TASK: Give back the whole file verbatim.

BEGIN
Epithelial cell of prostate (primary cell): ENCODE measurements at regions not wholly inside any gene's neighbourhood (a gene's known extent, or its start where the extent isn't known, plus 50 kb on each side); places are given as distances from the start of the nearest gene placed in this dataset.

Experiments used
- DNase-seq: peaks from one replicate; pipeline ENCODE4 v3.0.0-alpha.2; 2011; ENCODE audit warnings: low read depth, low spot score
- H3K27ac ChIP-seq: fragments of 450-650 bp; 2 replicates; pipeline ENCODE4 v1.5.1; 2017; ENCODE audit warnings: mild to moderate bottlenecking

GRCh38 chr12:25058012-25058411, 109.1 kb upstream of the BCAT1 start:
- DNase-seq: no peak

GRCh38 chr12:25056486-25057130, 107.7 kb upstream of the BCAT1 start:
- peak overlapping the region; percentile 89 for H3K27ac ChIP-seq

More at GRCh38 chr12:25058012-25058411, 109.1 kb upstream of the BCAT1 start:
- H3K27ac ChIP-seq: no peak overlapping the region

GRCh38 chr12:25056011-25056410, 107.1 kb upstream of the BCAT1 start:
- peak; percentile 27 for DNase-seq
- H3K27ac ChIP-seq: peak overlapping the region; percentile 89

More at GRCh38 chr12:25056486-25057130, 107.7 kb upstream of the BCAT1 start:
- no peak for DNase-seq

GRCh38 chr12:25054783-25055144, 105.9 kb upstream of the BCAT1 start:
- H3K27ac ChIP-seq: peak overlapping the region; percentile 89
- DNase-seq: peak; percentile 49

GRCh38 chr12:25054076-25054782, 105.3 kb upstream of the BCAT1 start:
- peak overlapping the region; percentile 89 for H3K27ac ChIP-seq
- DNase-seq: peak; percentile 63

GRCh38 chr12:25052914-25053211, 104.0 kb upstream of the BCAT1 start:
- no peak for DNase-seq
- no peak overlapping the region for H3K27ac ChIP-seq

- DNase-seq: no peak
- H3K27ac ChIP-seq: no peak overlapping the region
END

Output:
Epithelial cell of prostate (primary cell): ENCODE measurements at regions not wholly inside any gene's neighbourhood (a gene's known extent, or its start where the extent isn't known, plus 50 kb on each side); places are given as distances from the start of the nearest gene placed in this dataset.

Experiments used
- DNase-seq: peaks from one replicate; pipeline ENCODE4 v3.0.0-alpha.2; 2011; ENCODE audit warnings: low read depth, low spot score
- H3K27ac ChIP-seq: fragments of 450-650 bp; 2 replicates; pipeline ENCODE4 v1.5.1; 2017; ENCODE audit warnings: mild to moderate bottlenecking

GRCh38 chr12:25058012-25058411, 109.1 kb upstream of the BCAT1 start:
- DNase-seq: no peak

GRCh38 chr12:25056486-25057130, 107.7 kb upstream of the BCAT1 start:
- peak overlapping the region; percentile 89 for H3K27ac ChIP-seq

More at GRCh38 chr12:25058012-25058411, 109.1 kb upstream of the BCAT1 start:
- H3K27ac ChIP-seq: no peak overlapping the region

GRCh38 chr12:25056011-25056410, 107.1 kb upstream of the BCAT1 start:
- peak; percentile 27 for DNase-seq
- H3K27ac ChIP-seq: peak overlapping the region; percentile 89

More at GRCh38 chr12:25056486-25057130, 107.7 kb upstream of the BCAT1 start:
- no peak for DNase-seq

GRCh38 chr12:25054783-25055144, 105.9 kb upstream of the BCAT1 start:
- H3K27ac ChIP-seq: peak overlapping the region; percentile 89
- DNase-seq: peak; percentile 49

GRCh38 chr12:25054076-25054782, 105.3 kb upstream of the BCAT1 start:
- peak overlapping the region; percentile 89 for H3K27ac ChIP-seq
- DNase-seq: peak; percentile 63

GRCh38 chr12:25052914-25053211, 104.0 kb upstream of the BCAT1 start:
- no peak for DNase-seq
- no peak overlapping the region for H3K27ac ChIP-seq

- DNase-seq: no peak
- H3K27ac ChIP-seq: no peak overlapping the region